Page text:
Friday, November 5, 2010

Freezing My Skinny Tail Off!

Today, you cannot tell that I have lost almost 55 pounds, because I am wearing jeans, socks, a t-shirt, a sweatshirt, a jacket, a bathrobe, and slippers, to make up for the several layers of fat that have been gloriously compromised during 2010. In about eight weeks, I will celebrate a full year of commitment to life style change, and a CHANGE it certainly has been. I look at pictures from this time last year, and I just can't believe the difference that loosing this weight has made in my life. I won't say it has solved all my problems, or been the magic cure for everything; however, it sure does give you something very positive to cling to when things aren't going so well.

Seriously though, now that the temperature is dropping, I am finding that I get cold much faster than I did last winter. Layering fashionably is a challenge with my closet in it's fluctuating condition. Try looking put together in a size 14 pants (now way to big), a size large t-shirt, and an x-large sweatshirt. I had a fairly functional summer wardrobe, but my winter clothes were mostly very large. Big sweatshirt I can get away with, but over-baggy pants are more of a challenge. Oh well. This problem is a good problem to have, and I'm finding, with a little work and creativity, I have put together 4 or 5 decent casual outfits, and a few dressy ones, for going out in. Who cares what I look like in the house?

I wanted to do this post, because it's been awhile since I just did a blog on how the weight-loss process is coming along. Ironically, about 10 days after I posted about my plateau, I was able to break through and lost 2.8 pounds. Last week I dropped 0.6, less than I'd hoped due to the curse of the moons and tides, but I'll see the weight come off next week, so it doesn't matter. I also dropped a point this week, since I am so close to 151 pounds.

151 POUNDS! I really cannot believe I'm talking about ME. I don't always recognize myself when I walk past a mirror. I have a collar bone and shoulder blades. I have correct proportions. My husband can pick me up and throw me over his shoulder (but I told him if he was gonna go all Indiana Jones on me, he'd better carry me over the threshold first!). I am going to need to put size 8/10 clothes on Santa's list for Christmas. So yes, there's been a whole lot going on in life outside of Weight Watchers and and the LLS marathon (alas, another blog), but this Thanksgiving is going to find me thankful for a great many things—including not being mistaken for the turkey!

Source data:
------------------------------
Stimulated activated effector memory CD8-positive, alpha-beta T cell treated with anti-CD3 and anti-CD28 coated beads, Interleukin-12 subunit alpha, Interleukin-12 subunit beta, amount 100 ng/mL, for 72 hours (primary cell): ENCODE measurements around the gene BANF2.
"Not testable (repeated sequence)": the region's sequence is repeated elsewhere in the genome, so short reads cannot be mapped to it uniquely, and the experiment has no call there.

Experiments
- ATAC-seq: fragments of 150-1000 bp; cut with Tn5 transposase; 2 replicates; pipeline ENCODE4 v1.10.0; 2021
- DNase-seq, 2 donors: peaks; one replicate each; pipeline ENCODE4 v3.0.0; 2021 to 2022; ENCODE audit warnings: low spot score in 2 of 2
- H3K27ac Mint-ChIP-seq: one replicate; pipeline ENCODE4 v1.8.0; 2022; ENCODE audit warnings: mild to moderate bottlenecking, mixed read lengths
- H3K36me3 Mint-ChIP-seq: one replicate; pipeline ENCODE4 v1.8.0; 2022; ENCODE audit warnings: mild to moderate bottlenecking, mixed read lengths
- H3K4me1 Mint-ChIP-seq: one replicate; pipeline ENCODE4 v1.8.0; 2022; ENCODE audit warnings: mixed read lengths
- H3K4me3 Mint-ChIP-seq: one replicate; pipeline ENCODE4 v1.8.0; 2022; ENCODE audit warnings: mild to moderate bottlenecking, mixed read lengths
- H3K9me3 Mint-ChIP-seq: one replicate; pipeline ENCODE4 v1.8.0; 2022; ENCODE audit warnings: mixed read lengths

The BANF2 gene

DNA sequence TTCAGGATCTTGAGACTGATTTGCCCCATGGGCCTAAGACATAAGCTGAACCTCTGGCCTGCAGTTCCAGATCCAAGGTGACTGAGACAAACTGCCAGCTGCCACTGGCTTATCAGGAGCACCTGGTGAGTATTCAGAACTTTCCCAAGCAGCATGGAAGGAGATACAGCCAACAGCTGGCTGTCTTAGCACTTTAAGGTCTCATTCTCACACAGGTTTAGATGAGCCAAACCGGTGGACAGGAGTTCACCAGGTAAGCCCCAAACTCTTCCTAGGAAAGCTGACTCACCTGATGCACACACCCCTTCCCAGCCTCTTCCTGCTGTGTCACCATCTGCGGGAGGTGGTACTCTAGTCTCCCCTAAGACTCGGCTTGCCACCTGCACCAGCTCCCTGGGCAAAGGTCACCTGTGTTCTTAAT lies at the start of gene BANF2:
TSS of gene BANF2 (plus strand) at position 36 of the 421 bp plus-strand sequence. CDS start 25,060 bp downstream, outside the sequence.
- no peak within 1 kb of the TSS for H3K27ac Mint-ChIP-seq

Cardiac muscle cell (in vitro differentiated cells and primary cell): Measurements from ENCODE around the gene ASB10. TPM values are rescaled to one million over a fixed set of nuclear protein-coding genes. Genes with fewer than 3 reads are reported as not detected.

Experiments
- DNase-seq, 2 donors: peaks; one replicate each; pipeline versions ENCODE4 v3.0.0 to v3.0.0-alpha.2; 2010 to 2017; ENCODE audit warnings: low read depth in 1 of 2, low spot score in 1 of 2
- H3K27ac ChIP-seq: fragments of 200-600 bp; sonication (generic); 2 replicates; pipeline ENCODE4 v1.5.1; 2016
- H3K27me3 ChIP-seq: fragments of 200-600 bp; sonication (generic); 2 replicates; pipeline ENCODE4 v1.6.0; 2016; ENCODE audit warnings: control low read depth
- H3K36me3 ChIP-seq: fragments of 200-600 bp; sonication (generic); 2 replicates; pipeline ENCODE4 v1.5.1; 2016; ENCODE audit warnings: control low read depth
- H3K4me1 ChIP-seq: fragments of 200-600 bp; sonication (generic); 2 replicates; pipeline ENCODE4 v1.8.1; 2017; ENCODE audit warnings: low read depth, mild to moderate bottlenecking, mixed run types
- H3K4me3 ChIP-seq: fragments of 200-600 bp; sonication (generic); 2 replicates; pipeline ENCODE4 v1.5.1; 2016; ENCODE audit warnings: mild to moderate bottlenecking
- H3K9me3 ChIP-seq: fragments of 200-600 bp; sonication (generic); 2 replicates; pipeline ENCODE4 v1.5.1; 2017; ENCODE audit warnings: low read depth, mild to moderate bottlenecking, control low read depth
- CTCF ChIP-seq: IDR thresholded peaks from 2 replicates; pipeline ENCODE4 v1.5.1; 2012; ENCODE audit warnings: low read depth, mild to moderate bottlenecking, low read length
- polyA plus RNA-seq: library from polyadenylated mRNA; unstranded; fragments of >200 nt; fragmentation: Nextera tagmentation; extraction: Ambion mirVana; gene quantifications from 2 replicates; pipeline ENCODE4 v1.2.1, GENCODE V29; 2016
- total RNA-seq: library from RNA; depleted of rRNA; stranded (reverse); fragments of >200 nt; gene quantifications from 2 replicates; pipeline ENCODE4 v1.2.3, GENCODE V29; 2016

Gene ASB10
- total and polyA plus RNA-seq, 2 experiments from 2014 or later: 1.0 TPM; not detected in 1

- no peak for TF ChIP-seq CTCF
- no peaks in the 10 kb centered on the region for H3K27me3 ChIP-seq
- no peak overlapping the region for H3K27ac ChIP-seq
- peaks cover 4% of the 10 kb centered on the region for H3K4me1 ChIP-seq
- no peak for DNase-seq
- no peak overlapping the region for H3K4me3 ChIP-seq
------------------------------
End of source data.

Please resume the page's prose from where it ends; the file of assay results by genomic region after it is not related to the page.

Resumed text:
Thursday, November 4, 2010

Me, Myself, and I Have No Idea What I am Doing!

On October 30th, I got to go trick-or-treating with Buzz Light Year and his Inter-gallactic Bunny Buddy. We would knock on neighbors' doors, and folks would melt like chocolate at the sight of my travelers from outer space. The Buzz Light Year Costume had taken a bit of alteration as my son is still small for his age. I'd put scrunchies around his ankles to keep the pant legs from falling over his shoes, and I'd folded the long sleeves into his jacket. I'd also made sure he'd been to the potty before he suited up, because getting to the porta-star in that get-up would have created an inter-gallactic incident.

My next job, was dressing up my daughter. Initially, I had planned for her to be a clown. I had a great blue curly wigg, some cute clothes to miss-match, a couple different shoes. She would have been adorable, but alas, her majesty had strong objections. I got her dressed, and she looked down at her mis-matched shirt and shoes, threw her wig on the floor, stomped her foot, and announced, “I NO PRETTY!!!” Now I do not normally cave-in to such tirades, but since it was supposed to be a fun evening, I consented to her opinion. I just didn't assume she was old enough to have an opinion. After a brief dig in the play clothes box, she emerged with her Easter headband and said, “I BUNNY!”

There. All that settled, and we were off, and we had a great time. These challenges are always interesting, but somehow, I feel much more qualified to handle them than some of the fund-raising issues I have faced in the last month. Have you ever felt like a fish out of water? Well, that's precisely what I have felt like the night before each one of my three fund raisers so far. Six weeks ago, I was a brave little marathoner-wanna-be with my notebook and my cup of coffee, thinking of brilliant ideas to change the course of LLS fundraising as we know it. Now, after a largely unattended yardsale/bakesale fundraiser, a piano recital for three, and a Denny's benefit night with my anxieties carefully tucked into an awesome looking two-piece suit, I confess. I have absolutely no idea what I'm doing.

However, I am cluelessly trying very hard. And, lest I sound too downcast, let us recount the positive. My first fundraiser caused me to have some very good thoughts about all the folks around me that I am so thankful for, and my second fundraiser found me seated behind a very handsome grand piano and playing my favorites for some favorite ladies. Thanks mom, grandma, and Mildred for attending. In regards to my third fundraiser, well, I won't say practice makes perfect, I'll just suggest that prayer and planning come highly recommended.